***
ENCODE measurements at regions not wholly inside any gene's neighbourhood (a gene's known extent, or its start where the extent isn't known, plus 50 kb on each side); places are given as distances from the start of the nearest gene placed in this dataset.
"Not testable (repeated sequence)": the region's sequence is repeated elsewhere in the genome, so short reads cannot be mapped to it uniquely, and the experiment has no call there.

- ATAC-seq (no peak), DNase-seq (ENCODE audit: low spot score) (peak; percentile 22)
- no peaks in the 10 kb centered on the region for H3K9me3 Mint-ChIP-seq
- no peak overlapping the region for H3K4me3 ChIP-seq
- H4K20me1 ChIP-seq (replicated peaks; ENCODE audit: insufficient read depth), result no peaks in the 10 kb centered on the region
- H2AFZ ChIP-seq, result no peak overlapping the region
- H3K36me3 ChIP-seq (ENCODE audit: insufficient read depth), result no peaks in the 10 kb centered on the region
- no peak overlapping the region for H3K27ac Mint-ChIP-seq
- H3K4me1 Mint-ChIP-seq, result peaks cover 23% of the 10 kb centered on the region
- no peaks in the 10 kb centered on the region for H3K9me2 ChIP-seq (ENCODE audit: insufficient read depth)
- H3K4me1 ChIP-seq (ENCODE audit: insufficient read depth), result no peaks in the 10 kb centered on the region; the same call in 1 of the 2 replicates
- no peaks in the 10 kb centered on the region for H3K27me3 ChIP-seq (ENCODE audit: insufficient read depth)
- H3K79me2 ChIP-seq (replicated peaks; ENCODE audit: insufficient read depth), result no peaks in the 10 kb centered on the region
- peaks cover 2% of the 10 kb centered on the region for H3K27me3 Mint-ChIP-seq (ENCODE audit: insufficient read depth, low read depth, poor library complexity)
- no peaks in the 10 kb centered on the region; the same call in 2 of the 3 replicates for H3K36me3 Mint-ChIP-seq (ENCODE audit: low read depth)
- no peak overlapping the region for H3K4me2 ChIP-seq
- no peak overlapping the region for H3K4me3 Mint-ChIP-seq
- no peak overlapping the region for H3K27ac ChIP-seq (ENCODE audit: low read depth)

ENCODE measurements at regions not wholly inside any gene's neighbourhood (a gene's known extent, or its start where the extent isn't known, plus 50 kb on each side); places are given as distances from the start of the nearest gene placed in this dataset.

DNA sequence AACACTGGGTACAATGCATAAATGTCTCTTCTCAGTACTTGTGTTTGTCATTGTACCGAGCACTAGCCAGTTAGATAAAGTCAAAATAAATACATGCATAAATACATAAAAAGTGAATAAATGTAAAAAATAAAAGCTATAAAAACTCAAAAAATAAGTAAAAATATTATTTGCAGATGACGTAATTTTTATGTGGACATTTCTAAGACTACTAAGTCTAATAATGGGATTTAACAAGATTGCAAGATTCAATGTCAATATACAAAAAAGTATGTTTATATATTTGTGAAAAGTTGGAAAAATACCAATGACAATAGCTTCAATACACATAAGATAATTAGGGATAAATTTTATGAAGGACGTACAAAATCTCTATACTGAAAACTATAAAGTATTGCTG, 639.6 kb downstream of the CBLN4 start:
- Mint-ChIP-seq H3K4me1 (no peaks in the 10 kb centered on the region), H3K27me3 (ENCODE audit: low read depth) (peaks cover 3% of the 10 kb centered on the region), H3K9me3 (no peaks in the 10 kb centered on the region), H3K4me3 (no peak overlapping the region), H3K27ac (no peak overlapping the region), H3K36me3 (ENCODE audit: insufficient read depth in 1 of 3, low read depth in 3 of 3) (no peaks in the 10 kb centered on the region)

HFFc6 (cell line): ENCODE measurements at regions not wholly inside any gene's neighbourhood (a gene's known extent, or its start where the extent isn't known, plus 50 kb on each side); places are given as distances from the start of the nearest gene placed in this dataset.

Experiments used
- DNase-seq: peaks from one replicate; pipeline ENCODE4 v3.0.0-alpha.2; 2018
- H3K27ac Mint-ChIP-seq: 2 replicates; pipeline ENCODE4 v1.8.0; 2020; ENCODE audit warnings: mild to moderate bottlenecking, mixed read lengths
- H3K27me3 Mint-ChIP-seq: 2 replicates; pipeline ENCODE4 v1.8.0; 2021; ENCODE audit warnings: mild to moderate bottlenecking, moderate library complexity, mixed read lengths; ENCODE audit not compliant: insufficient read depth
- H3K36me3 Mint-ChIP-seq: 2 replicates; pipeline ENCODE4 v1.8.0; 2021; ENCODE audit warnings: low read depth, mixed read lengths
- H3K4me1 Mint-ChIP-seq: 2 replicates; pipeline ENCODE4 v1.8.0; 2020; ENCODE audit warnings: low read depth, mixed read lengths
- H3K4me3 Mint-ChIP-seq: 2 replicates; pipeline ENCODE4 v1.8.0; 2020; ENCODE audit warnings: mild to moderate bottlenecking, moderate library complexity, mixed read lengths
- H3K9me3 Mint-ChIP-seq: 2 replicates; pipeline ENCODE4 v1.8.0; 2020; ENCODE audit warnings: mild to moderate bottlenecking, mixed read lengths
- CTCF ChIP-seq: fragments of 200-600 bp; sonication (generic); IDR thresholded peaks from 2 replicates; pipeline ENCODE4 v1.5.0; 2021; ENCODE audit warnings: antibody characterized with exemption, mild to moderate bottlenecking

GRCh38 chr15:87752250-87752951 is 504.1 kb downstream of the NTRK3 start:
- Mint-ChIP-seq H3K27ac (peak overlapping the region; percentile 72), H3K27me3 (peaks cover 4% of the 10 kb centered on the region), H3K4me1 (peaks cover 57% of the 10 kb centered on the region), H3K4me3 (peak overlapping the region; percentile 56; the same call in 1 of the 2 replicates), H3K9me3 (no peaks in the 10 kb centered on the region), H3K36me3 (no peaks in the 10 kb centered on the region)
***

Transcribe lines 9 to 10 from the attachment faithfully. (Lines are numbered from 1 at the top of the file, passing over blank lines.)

- no peak overlapping the region for H3K27ac Mint-ChIP-seq
- H3K4me1 Mint-ChIP-seq, result peaks cover 23% of the 10 kb centered on the region